Friday, July 12, 2024

Aboriginal Canada and the Natural Resource Economy

Few issues will carry as much relevance to Canadians in the coming years as the development of natural resources. But for Aboriginal Canadians, rapid resource development raises real and serious fears, based in large measure on unhappy experiences in the past. How can the two sides – First Nations and business – work together to ensure our development of natural resources is safe, stable and reliable? By drawing on a team of experienced experts in the field, including former Assembly of First Nations chief Ovide Mercredi, MLI’s wide-ranging, multi-year project Aboriginal Canada and the Natural Resource Economy project is producing solutions on difficult public policy questions.

Aboriginal Canada and the Natural Resource Economy

MLI Managing Director Brian Lee Crowley and Munk Senior Fellow Ken Coates made a splash with the release of two papers (here and here) that examined how the Northern Gateway pipeline and other energy projects should be a model for cooperation between First Nations and development companies. This was followed by another paper by Douglas Bland on “Canada and the First Nations: Cooperation or conflict?

Other papers have looked at the Duty to Consult by Munk Senior Fellow Dwight Newman, the controversial Tsilhqot’in and Grassy Narrows court decisions, the possibility of revenue sharing, the future of Aboriginal legal powers, and Aboriginal skills developments.

In 2016, MLI added a new initiative exploring Aboriginal People and Environmental Stewardship, spearheaded by Bram Noble. This three-part series (here, here, and here) looked at the environmental assessment (EA) process.

The series also looked the UN’s free, prior and informed consent (FPIC) concept and the Declaration on the Rights of Indigenous Peoples, which were were authored by Coates and Blaine Favel, Chancellor of the University of Saskatchewan and an influential Plains Cree leader. Recent papers have further explored FPIC, the Extractive Sector Transparency Measures Act,  mining in Ontario’s Ring of Fire.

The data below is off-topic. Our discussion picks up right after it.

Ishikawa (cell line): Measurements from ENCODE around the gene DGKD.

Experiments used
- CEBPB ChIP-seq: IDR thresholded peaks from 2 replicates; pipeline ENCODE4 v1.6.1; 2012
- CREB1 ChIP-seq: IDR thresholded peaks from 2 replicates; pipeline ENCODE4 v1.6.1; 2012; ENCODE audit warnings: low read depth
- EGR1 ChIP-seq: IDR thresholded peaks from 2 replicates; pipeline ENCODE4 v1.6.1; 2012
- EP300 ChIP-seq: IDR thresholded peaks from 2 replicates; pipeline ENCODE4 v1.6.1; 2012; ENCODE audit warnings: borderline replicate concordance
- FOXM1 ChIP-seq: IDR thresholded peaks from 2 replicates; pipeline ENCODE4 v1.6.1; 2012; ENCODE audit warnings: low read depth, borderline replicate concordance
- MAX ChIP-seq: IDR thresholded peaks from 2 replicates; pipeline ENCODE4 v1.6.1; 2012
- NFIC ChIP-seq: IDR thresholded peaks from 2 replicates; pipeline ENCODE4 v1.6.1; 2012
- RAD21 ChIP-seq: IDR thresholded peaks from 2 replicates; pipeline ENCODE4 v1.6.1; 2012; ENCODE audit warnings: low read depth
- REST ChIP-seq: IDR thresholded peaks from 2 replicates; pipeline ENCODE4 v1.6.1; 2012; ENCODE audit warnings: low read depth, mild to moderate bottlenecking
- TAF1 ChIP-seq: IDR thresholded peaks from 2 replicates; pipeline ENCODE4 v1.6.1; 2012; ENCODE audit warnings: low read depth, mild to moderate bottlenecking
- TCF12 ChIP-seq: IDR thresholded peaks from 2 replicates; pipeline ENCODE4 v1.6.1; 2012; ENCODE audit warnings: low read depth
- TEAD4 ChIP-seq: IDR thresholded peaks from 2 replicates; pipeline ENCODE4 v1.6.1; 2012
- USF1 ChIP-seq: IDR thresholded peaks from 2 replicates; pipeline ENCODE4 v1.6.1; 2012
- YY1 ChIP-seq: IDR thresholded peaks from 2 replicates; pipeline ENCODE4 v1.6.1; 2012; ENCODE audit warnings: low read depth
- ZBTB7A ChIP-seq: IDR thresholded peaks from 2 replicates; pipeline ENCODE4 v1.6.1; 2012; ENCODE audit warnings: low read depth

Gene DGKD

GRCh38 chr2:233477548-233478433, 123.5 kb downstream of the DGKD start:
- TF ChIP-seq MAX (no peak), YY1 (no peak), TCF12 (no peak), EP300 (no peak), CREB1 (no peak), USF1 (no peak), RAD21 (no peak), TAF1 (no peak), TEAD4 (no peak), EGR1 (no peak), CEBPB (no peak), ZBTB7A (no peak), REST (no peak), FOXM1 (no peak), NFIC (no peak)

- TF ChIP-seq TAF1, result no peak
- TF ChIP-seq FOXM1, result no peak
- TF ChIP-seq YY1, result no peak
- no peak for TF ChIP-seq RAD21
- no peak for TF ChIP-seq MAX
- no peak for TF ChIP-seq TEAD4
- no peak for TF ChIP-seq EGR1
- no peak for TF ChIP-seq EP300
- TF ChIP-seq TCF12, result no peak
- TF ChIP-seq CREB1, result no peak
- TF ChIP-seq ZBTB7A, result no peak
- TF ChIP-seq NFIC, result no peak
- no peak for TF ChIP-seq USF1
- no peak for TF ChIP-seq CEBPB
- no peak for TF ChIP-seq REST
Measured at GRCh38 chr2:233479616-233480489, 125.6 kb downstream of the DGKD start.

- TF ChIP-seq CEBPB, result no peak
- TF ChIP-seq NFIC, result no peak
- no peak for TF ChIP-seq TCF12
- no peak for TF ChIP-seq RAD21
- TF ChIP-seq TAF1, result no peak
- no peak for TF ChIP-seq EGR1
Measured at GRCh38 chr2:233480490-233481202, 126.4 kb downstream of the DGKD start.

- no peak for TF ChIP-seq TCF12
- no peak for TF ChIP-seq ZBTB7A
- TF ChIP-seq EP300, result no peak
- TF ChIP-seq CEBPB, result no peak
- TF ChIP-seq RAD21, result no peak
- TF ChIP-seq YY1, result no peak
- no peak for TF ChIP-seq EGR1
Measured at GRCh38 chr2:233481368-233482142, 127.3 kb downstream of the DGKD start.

Papers for this project can be found here.

Coates released a series of videos on what’s next for pipeline development in Canada after Ottawa released in 2016 major decisions on Northern Gateway, Line 3 and Trans Mountain pipelines.


Noble was also featured in the Protectors of the Land series a videos on the EA process.


MLI’s groundbreaking work on Indigenous affairs has led to a nomination for the prestigious Templeton Freedom Award in 2017.

The prize, which the US-based Atlas Network awards annually, recognizes “the most exceptional and innovative contributions to the understanding of free enterprise, and the public policies that encourage prosperity, innovation, and human fulfillment via free competition.”

MLI has earned the nomination for its work on creating new opportunities for Indigenous communities, which has been recognized for fresh thinking on overcoming the challenges of state dependency and lack of opportunity.

MLI’s work has received recognition from across the country. “The study by Brian Lee Crowley and Ken Coates is a ‘home run,’” said former prime minister Paul Martin. “The analysis by Douglas Bland will make many uncomfortable but it is a wake-up call that must be read.”

Coates, Crowley and Newman regularly comment on Aboriginal issues in newspapers, on radio stations and in television interviews. Dr. Coates has been recruited by the Government of New Brunswick as a key adviser on Aboriginal issues. Dr. Crowley’s work on the East Coast Aboriginal fishery stopped the government from eliminating a major – and highly successful – program. Coates and Crowley’s work on the Northern Gateway pipeline influenced the Eyford report prepared for the Government of Canada. And Dr. Coates was invited to speak at British Columbia Premier Christy Clark’s Natural Resource Forum in Prince George in January 2015.


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